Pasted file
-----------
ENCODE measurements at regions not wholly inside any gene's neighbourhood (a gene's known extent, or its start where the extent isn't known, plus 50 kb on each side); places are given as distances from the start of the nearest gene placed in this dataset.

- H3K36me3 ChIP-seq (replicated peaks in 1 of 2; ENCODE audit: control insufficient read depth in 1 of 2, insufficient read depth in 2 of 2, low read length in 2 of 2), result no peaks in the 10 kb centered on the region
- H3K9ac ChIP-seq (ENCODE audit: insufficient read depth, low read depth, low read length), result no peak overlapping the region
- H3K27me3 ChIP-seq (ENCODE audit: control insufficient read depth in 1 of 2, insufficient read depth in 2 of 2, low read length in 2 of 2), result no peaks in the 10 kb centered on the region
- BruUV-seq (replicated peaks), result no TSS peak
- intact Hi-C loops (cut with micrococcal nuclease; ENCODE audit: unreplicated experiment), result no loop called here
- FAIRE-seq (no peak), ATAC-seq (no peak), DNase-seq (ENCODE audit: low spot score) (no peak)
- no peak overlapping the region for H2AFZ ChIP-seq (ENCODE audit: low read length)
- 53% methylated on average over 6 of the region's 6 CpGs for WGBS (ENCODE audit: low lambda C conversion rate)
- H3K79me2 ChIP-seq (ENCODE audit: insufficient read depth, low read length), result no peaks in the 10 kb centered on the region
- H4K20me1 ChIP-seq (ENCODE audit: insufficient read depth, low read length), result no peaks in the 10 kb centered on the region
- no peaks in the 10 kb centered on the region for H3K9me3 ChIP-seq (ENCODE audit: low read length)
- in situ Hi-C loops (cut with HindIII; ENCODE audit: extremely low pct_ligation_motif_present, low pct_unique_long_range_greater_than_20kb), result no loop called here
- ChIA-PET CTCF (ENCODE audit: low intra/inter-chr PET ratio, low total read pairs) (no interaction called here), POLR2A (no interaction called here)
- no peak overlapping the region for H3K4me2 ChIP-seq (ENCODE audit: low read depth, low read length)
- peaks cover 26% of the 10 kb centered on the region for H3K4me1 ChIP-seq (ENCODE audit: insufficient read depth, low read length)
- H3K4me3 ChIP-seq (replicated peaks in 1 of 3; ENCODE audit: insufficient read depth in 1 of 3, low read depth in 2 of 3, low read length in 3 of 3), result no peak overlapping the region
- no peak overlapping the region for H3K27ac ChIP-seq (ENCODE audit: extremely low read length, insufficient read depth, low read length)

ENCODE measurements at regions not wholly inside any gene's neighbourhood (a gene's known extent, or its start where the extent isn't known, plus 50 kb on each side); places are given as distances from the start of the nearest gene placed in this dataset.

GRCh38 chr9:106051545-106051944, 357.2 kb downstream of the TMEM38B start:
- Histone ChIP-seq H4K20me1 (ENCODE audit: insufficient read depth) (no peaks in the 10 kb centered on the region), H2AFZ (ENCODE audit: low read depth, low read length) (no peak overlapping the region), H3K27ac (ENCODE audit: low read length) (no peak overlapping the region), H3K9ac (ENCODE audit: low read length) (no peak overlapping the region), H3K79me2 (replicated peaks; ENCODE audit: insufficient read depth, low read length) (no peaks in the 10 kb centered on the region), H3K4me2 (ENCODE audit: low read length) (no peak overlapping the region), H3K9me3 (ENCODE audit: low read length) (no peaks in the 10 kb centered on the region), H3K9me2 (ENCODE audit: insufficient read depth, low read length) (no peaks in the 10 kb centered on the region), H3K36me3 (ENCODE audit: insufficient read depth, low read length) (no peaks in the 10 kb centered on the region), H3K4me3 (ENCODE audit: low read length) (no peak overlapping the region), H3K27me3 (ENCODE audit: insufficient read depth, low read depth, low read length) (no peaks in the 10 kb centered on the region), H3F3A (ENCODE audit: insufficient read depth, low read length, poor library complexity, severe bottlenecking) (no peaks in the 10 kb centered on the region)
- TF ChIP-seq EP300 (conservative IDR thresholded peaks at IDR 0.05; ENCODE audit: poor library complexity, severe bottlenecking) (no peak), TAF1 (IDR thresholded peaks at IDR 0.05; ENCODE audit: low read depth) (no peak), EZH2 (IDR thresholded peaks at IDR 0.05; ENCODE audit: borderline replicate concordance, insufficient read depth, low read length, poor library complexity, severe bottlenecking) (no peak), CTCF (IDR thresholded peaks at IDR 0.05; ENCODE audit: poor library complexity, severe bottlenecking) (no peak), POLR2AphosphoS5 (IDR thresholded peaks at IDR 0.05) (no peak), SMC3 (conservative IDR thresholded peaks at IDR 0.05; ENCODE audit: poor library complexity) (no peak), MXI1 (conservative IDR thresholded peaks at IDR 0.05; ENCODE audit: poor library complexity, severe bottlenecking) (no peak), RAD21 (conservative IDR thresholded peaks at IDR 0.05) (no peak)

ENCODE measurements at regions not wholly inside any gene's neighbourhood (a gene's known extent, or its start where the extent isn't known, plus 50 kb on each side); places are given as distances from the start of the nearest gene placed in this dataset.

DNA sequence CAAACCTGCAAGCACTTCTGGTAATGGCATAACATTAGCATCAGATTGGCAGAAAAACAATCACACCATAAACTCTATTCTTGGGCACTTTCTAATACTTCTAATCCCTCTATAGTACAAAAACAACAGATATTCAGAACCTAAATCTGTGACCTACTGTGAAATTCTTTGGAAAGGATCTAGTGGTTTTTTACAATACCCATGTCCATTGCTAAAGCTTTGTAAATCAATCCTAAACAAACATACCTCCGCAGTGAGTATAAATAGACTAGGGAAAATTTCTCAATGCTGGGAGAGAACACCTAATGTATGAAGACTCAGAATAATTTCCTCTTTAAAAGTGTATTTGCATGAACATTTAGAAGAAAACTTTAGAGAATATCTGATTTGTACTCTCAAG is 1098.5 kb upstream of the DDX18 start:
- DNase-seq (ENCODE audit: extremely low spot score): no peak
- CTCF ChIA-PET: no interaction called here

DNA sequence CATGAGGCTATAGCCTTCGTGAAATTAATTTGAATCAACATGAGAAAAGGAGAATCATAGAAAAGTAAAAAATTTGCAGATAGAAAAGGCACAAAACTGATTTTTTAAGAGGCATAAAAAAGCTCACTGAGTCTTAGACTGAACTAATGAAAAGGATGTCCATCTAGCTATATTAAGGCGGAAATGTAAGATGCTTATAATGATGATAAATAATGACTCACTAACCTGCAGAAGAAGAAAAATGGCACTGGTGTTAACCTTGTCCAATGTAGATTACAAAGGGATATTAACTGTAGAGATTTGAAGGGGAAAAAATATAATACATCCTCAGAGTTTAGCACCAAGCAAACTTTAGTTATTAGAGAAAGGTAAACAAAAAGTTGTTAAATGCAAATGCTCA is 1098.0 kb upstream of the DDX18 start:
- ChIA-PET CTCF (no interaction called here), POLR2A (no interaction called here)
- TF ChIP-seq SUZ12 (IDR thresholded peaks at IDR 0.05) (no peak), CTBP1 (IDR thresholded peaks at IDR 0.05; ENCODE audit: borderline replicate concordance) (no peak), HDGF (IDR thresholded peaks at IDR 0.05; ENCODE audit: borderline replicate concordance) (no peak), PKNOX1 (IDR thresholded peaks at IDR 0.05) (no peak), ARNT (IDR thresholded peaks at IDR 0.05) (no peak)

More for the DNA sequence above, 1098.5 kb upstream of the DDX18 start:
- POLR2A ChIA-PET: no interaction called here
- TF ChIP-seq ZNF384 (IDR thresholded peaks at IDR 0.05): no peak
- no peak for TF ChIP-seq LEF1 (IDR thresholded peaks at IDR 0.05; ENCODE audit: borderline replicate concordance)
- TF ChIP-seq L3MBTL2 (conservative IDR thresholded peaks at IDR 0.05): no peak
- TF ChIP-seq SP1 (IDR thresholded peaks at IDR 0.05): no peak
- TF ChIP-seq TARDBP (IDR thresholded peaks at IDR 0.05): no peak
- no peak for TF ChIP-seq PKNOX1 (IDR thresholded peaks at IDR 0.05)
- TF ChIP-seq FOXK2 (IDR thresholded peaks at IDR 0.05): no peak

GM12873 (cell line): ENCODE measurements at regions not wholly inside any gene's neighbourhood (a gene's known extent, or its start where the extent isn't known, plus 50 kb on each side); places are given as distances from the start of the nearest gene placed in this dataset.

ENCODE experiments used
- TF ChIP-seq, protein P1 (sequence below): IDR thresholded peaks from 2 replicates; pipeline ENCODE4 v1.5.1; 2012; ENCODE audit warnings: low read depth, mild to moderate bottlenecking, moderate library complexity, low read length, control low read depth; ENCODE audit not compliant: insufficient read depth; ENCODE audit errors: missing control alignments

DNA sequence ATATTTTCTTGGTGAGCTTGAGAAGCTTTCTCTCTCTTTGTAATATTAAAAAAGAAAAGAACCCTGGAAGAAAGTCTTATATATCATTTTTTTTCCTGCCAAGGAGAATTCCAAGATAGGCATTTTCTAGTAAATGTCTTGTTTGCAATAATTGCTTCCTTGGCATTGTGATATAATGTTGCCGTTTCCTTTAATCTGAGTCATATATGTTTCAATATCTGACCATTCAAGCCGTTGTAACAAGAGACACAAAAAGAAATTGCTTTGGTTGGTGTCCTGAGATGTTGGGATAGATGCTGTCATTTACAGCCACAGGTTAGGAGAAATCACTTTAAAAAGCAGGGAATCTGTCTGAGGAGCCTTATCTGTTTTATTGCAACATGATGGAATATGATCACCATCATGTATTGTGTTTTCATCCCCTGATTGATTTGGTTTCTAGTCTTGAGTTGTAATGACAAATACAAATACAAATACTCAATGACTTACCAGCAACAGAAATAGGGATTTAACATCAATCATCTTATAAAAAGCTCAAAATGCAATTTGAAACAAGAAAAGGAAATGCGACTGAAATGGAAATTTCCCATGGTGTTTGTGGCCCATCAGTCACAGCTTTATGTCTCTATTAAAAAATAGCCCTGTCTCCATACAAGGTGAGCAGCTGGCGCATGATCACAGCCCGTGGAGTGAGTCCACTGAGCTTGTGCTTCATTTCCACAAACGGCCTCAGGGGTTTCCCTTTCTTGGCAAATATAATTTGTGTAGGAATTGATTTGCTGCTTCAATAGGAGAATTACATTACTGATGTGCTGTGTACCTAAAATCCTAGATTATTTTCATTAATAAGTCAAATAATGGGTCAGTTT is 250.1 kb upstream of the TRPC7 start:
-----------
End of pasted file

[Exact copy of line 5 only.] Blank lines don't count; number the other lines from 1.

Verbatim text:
- BruUV-seq (replicated peaks), result no TSS peak